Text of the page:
Background We determined the clinicopathological factors that predicted outcome after salvage treatment for stage IV oral squamous cell carcinoma (OSCC). Additionally, the prognostic significance of the cyclooxygenase-2 (COX-2)/microsomal prostaglandin-E synthase-1 (mPGES-1) pathway was evaluated. Methods Thirty-one patients who underwent salvage surgery were included. COX-2 and mPGES-1 levels were quantified by real time polymerase chain reaction (PCR). Results The 2-year disease-free and overall survival rates were 46% and 53%, respectively. Adequacy of initial treatment, tobacco smoking, and the presence of pathological risk factors were predictive of mortality. In patients who had not received chemotherapy before salvage surgery, high levels of intratumoral COX-2 and mPGES-1 were associated with poor prognosis. By contrast, high intratumoral COX-2 and mPGES-1 after chemotherapy were associated with improved outcomes. Conclusion Clinicopathological factors may inform treatment decisions in patients with stage IV OSCC. Expression patterns of COX-2 and mPGES-1 correlated with outcome and warrant further investigation.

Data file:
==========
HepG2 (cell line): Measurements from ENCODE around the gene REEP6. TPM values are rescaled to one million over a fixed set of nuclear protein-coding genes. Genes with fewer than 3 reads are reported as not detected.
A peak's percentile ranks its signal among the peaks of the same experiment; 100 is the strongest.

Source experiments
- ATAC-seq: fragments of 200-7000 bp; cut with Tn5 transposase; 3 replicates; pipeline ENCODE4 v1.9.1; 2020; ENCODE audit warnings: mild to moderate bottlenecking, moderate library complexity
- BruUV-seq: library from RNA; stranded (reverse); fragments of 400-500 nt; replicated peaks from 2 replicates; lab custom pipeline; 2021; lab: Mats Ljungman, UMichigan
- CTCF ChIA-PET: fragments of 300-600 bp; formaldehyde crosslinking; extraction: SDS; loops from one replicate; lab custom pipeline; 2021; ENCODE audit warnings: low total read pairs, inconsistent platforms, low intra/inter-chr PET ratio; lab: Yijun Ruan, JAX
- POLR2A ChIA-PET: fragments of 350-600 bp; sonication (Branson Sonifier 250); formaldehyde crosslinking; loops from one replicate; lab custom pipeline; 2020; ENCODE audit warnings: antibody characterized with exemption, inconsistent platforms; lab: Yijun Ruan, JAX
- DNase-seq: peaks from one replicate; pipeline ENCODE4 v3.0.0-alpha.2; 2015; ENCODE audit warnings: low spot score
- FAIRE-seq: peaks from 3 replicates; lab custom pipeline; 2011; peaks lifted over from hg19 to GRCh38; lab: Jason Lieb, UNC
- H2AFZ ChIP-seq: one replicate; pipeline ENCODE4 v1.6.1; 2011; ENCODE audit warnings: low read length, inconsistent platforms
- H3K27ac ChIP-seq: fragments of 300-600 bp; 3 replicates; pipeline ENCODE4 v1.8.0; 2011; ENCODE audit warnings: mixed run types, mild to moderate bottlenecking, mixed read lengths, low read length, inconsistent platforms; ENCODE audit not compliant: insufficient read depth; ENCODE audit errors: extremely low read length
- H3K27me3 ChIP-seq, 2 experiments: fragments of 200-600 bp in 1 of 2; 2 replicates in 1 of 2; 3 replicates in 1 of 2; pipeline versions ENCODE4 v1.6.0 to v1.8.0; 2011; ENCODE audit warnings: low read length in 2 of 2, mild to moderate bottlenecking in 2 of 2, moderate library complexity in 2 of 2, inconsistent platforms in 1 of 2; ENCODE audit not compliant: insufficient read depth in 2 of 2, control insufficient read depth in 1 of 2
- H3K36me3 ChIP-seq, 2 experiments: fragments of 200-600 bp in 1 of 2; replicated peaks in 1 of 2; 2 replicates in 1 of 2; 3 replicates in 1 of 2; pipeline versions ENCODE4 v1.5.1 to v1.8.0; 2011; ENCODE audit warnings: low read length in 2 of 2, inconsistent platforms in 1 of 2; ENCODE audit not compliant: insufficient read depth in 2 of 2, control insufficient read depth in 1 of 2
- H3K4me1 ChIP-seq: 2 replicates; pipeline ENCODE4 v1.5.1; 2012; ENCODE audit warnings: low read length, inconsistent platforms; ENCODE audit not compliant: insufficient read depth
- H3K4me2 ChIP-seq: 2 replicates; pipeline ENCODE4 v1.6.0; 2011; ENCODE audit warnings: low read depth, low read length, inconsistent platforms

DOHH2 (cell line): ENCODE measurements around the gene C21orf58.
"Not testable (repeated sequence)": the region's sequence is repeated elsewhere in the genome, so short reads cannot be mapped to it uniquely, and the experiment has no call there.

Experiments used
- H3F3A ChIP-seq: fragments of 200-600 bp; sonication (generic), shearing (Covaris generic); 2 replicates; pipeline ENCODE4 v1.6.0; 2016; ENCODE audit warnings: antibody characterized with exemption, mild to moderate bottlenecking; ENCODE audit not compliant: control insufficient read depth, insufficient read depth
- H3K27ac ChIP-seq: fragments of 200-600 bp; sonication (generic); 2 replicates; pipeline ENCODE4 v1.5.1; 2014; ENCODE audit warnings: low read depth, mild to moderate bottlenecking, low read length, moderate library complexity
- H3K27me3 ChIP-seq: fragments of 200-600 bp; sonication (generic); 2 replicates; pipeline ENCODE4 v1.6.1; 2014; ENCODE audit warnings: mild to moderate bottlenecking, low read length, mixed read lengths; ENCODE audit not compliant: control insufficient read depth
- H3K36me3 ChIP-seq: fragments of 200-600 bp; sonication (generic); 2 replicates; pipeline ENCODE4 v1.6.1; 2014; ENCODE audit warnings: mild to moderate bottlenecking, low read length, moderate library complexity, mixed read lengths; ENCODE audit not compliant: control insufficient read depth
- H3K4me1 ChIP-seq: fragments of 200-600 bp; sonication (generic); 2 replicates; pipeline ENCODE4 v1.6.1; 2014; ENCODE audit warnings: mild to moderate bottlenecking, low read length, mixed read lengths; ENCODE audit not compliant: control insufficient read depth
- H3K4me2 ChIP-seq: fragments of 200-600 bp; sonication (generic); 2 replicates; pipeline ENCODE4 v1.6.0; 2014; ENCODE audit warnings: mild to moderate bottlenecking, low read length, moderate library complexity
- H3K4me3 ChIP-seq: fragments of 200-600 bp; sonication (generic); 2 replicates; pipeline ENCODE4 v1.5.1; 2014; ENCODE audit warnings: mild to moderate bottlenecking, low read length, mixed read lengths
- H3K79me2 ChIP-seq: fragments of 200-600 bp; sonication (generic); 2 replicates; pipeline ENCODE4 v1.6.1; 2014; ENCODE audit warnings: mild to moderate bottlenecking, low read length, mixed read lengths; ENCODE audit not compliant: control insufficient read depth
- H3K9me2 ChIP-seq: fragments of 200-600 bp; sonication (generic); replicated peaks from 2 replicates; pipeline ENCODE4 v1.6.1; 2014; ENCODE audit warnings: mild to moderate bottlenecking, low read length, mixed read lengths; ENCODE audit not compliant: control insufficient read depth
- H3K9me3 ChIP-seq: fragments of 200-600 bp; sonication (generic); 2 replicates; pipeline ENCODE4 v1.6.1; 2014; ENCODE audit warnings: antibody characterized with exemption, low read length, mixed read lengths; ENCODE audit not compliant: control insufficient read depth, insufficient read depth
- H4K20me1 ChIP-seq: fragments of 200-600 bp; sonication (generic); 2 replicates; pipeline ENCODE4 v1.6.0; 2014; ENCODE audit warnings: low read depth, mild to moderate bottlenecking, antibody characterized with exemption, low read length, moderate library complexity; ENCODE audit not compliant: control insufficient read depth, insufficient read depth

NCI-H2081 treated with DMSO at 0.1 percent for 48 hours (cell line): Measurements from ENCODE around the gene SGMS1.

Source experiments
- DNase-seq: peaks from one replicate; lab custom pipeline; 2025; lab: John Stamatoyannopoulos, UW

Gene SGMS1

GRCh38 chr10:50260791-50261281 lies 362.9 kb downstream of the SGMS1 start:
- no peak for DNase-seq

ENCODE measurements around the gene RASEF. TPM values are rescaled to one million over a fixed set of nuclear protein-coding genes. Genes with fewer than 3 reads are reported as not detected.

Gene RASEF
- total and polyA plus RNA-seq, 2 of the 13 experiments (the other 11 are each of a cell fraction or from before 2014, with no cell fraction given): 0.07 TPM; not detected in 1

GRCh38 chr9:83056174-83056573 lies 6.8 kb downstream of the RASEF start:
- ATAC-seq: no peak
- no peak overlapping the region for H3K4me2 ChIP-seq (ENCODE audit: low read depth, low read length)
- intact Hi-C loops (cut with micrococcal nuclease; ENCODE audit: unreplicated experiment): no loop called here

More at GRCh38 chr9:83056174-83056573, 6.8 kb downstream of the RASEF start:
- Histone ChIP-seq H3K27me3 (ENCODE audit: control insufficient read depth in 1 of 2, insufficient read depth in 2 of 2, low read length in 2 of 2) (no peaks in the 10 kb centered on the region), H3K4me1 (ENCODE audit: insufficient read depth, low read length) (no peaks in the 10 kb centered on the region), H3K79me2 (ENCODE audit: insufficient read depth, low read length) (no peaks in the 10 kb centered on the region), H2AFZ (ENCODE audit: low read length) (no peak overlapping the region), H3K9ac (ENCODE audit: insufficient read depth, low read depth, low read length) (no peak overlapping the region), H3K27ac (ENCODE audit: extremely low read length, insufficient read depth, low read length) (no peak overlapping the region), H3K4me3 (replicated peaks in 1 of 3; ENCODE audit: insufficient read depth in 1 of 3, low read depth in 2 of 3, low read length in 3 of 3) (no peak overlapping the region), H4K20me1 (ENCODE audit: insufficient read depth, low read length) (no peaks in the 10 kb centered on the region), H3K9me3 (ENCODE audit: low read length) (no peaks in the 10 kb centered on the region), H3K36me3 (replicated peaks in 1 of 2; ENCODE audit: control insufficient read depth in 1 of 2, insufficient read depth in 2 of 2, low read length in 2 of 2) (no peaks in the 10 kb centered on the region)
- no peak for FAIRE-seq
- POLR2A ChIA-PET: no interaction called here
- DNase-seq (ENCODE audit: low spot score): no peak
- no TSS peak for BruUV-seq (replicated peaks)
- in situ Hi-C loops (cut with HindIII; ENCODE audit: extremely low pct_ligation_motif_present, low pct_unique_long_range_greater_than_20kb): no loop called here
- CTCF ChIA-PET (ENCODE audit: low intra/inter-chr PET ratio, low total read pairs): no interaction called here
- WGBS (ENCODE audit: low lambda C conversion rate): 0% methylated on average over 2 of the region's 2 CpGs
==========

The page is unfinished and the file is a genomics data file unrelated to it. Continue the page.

- cyclooxygenase-2 (COX-2)
- microsomal prostaglandin-E synthase-1 (mPGES-1)
- oral cavity
- recurrent squamous cell carcinoma (SCC)
- salvage surgery
ASJC Scopus subject areas